A few years ago, as I was spending a couple of days in Zermatt -- the Swiss alpine town at the northern base of the Matterhorn -- I got a call from my friend Alexander Biner. Alex (that's him in the picture at right) is a brilliant management consultant in St Gallen, and also one of the kindest persons I know. His family has deep roots in Zermatt, and walking around with him there takes a long time, for he knows everyone and is known by everyone. So Alex called and said that he had arranged for a little surprise for me and my other friend Lars Reichelt, who was also spending the week in Zermatt with his family. He took us to the Air Zermatt headquarters, home of those brave helicopter pilots that fly up and down the Swiss Alps landing on poststamp-size spots and rescuing climbers caught in snowstorms and such. And out of the hangar came the head pilot -- a friend of Alex, did I mention it? -- and there we were, under the blue sky, flying up over the glacier, almost skimming the immense expanse of ice and snow.
And then unexpectedly the ice stopped, and a deep valley opened up under us, and there was the Matterhorn just in front of us bathing in sunlight. The pilot had kept close to the ice so as not to spoil the "wow" effect of this iconic mountain suddenly appearing beyond the glacier's edge. We flew over the valley and then started going up and up -- the helicopter increasingly shaking -- until we got to the top of the Matterhorn and flew over it (That's a picture of the summit taken from above by Lars, at left) (Yes, I know, climbing it would be something to brag about; but climbing's not for everyone, and this is second best).
A few months later Alex and I went for lunch in Zurich and he told me about a dream he had: he wanted to do a large-screen IMAX movie about the Swiss Alps. We discussed ideas. The Matterhorn came up first, of course. We talked production: he didn't know how, didn't have any contact. But he was determined.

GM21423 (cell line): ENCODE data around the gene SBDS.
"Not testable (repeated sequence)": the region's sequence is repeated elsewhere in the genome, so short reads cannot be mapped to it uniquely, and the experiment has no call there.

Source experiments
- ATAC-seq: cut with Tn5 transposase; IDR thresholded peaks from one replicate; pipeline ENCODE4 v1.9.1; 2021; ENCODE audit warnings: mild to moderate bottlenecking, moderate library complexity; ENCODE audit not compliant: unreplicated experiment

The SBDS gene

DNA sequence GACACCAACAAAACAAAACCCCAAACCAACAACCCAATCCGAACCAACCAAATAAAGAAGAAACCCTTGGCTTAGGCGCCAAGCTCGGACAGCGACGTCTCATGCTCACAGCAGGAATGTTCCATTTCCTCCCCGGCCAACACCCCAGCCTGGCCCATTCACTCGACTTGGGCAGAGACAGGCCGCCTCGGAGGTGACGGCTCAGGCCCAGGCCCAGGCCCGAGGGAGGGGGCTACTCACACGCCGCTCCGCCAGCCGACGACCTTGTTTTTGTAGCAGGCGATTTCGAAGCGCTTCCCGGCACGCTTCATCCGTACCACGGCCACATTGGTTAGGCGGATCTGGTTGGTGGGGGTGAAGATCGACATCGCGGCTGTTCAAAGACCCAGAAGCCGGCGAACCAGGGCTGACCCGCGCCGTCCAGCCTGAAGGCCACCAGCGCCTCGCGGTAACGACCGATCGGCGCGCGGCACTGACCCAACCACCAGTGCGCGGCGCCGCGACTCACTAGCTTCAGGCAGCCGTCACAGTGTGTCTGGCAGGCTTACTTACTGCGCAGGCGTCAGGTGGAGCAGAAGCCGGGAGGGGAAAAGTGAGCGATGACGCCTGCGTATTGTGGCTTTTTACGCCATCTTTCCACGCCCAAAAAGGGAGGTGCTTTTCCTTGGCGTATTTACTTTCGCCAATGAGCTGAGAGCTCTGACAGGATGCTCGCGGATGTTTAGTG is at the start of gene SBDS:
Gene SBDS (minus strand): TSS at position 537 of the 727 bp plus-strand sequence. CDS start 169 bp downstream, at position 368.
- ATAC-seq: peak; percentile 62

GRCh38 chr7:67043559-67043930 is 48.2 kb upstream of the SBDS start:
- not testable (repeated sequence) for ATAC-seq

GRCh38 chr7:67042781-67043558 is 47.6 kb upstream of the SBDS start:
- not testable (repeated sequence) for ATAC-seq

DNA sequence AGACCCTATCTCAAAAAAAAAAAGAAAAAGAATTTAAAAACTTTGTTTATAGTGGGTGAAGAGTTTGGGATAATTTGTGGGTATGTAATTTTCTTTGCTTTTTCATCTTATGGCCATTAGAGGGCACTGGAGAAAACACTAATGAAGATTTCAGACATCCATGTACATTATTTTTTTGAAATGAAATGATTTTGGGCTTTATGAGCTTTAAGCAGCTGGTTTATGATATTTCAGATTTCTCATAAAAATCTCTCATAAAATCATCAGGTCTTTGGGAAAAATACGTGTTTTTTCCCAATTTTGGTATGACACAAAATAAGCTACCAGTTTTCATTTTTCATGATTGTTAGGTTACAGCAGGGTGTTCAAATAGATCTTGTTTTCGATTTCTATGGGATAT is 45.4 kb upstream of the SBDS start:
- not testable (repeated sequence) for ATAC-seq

So yesterday evening, invited by Alex, both Lars and I traveled to Lucerne, to the only Swiss IMAX theatre, for the premiere of "The Alps", a movie of breathtaking beauty and the result of his determination. Here is a frame from it:
The movie follows an American climber, John Harlin III, as he travels to Switzerland with his family (taking us through the Lake Geneva terraced vineyards, the Glacier Express mountain train, a bungee jump off the Verzasca dam and other great Swiss landscapes) and prepares to climb the North Face of the Eiger, one of the world's most celebrated walls but also a notorious one for its unpredictable weather, which had taken his father's life forty years ago. So "The Alps" is a story about climbing as a sport and about magnificent nature, as well as about the human spirit, about the courage and determination that it takes to get to the top of a mountain like the Eiger while fighting one's personal demons.
The evening was hosted by RightToPlay, a non-profit led by top athletes that uses sports and play as tools for the development of youngsters. John Harlin was there with his family, as were his ascent companions Daniela and Robert Jasper (that's the three of them in the picture above, on the summit ridge), the director Steve Judson (from the world's top IMAX filmmakers McGillivray Freeman), and the executive producer (through his company 4is -- read: "four eyes"), my friend Alex Biner. The three climbers told about the three-days ascent. With broken voice, John recalled the moment he climbed past the spot from where his father had fallen to death: "it was very emotional, but when you're up there you need to remain focused on staying on the wall and going up". Steve explained how some of the most spectacular shots were filmed, with cameramen dangling from ropes and gyrostabilized cameras installed on helicopters "whose rotors sometimes were only meters from the rocks" and a camera put in the path of an avalanche, etc. The movie cost some 6 million USD to make, most of it financed by sponsor Holcim. Alex, with customary modesty, sat in the audience.
I loved "The Alps". If there is an IMAX theater near you, check out their schedule. The movie's website is here, it includes educational materials about the Alps, maps, behind-the-scenes, and more. Thanks Alex!